"Traditionally, presidential candidates release their tax returns . . . Mitt Romney still won’t."
Democratic National Committee on Tuesday, December 6th, 2011 in a Web video.
DNC says presidential candidates usually release tax returns but Romney won't
More than one political opponent has attempted to make an issue of Mitt Romney’s personal fortune.
Romney’s years leading the private equity firm Bain Capital — which sometimes made money by laying off workers and closing businesses it had acquired — have led to charges that he is a creature of Wall Street and disconnected from the lives of average Americans.
According to the financial disclosure required of all presidential candidates by the Federal Election Commission, Romney’s personal fortune is between $190 million and $250 million. All presidential aspirants are required to file Office of Government Ethics Form 278 with the Federal Election Commission.
Details about Romney’s wealth are scarce, however, because he is only required to fill out the standard disclosure form about his assets. And unlike some past and present presidential candidates, Romney has not released his income tax returns during this campaign or in previous races for state and federal office.
Another GOP contender, Texas Gov. Rick Perry, has called on Romney to go beyond the legal requirements and release his tax returns. Perry released his own returns in October 2011.
The Democratic National Committee raised the tax return issue in a video released earlier this month, "What Is Mitt Romney Hiding?"
In it, the DNC makes the point that Romney’s father, then-Michigan Gov. George Romney, released his tax returns during the 1968 primary campaign when he sought the Republican presidential nomination. George Romney put pressure on his opponents by releasing 12 years of income tax returns in November 1967.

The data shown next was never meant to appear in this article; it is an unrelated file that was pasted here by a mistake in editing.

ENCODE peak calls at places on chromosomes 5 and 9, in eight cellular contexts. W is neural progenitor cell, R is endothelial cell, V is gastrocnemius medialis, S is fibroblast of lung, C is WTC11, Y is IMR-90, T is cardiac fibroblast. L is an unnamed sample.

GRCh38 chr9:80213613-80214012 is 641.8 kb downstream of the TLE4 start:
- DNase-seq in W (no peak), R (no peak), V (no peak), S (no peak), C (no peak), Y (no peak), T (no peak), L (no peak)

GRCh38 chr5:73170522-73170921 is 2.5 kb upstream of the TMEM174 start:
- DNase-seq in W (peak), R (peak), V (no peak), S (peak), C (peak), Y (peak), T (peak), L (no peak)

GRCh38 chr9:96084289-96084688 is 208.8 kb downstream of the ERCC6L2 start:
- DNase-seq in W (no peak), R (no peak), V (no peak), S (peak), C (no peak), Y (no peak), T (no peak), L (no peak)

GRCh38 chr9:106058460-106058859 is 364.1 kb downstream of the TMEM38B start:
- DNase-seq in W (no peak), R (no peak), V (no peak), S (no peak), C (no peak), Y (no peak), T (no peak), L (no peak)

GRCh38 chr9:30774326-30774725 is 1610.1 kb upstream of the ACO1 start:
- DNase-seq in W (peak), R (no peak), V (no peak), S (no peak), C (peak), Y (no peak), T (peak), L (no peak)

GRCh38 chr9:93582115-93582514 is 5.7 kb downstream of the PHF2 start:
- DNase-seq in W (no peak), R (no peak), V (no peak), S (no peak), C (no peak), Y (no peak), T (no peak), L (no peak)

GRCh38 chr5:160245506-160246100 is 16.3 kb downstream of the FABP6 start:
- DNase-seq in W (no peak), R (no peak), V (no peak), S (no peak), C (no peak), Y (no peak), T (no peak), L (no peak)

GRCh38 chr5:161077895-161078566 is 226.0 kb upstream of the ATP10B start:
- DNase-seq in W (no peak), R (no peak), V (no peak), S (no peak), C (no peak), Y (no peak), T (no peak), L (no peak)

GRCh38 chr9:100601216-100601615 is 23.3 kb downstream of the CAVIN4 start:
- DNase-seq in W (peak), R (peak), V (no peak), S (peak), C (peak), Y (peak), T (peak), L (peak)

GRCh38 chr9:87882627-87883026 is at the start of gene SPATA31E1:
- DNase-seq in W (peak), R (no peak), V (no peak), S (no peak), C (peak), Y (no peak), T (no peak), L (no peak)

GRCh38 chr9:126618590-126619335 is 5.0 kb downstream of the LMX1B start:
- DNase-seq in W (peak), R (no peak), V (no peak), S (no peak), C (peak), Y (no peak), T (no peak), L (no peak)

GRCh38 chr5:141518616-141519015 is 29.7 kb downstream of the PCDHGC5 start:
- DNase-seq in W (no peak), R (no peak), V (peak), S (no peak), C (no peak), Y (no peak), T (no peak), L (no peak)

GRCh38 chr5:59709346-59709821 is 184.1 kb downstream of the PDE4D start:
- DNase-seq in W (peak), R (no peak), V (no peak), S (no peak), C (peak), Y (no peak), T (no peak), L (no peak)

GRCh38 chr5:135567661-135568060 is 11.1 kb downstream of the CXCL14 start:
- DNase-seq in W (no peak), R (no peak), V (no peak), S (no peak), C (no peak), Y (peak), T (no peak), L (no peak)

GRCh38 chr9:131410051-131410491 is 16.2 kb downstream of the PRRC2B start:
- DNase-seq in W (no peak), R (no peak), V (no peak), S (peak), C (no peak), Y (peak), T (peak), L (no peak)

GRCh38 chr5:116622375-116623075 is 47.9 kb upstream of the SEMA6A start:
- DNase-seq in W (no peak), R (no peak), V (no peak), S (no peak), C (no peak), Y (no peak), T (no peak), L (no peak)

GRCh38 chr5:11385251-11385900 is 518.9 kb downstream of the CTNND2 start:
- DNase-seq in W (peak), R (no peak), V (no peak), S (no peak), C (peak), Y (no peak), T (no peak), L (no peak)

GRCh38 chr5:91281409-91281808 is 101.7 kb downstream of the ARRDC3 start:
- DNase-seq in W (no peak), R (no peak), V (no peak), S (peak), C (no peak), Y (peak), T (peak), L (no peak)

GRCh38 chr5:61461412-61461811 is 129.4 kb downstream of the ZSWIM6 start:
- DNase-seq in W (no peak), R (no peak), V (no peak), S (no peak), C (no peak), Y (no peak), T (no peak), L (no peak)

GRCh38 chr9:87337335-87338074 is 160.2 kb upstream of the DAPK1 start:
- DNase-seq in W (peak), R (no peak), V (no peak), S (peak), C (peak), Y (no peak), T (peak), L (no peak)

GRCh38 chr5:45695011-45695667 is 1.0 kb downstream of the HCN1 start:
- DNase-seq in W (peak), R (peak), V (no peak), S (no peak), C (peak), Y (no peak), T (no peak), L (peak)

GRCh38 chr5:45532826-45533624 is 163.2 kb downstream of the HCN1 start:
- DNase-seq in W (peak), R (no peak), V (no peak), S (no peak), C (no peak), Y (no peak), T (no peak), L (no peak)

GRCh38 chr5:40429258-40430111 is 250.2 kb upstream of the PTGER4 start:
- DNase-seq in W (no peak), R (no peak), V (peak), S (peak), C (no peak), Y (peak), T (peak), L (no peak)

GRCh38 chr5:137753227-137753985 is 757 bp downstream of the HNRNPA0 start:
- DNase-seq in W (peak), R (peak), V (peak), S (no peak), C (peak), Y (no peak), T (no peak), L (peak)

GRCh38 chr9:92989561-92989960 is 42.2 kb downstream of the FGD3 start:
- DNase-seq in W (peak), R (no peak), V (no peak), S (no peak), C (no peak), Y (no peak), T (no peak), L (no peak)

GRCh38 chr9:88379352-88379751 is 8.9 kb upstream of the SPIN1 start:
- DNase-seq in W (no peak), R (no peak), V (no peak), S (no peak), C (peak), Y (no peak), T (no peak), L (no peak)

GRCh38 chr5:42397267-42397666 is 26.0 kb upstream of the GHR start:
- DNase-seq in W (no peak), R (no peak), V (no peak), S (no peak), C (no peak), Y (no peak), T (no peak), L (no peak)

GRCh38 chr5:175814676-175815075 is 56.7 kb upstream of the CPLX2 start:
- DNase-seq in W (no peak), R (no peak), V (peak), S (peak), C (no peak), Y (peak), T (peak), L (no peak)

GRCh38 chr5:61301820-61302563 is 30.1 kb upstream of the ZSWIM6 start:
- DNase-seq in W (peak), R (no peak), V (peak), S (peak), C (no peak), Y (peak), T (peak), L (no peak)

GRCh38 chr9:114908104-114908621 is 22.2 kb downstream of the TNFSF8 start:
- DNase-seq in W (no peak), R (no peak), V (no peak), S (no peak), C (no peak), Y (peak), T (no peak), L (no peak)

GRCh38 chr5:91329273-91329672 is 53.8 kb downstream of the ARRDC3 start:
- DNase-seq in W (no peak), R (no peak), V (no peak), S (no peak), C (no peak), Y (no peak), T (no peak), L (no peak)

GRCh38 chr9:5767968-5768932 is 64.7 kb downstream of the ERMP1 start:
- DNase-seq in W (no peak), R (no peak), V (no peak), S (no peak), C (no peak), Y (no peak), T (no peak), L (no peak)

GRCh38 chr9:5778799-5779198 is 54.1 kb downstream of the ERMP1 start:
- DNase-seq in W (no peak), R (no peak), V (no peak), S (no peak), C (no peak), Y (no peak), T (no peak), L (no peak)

The DNC narrator states in the video: "Traditionally, presidential candidates release their tax returns. ... Mitt Romney still won’t."
So, do presidential candidates really have a tradition of releasing their tax returns? And has Mitt Romney refused to do so?
What constitutes a tradition?
In the post-Watergate era, many, but not all, primary candidates have released their personal tax returns, in some cases going back decades. Here's a sampling of some recent elections, based on news coverage, publicly available returns and a list put together by Citizens for Responsibility and Ethics in Washington, a group that promotes ethics and accountability. Presidents and vice presidents routinely release their returns in office.
Tax returns were an issue in the 2008 primary campaign. Sen. Barack Obama went first, releasing returns dating back to 2000 in March 2008. Sen. Hillary Clinton waited until April to release tax records dating back to 2000 for herself and former President Bill Clinton. Sen. Chris Dodd, D-Conn., also released tax returns during the primary, but Joe Biden didn’t release his returns until September, when Obama selected him as a running mate. John Edwards did not release tax returns, though he had released a decade of returns in September 2004, when he became John Kerry’s running mate.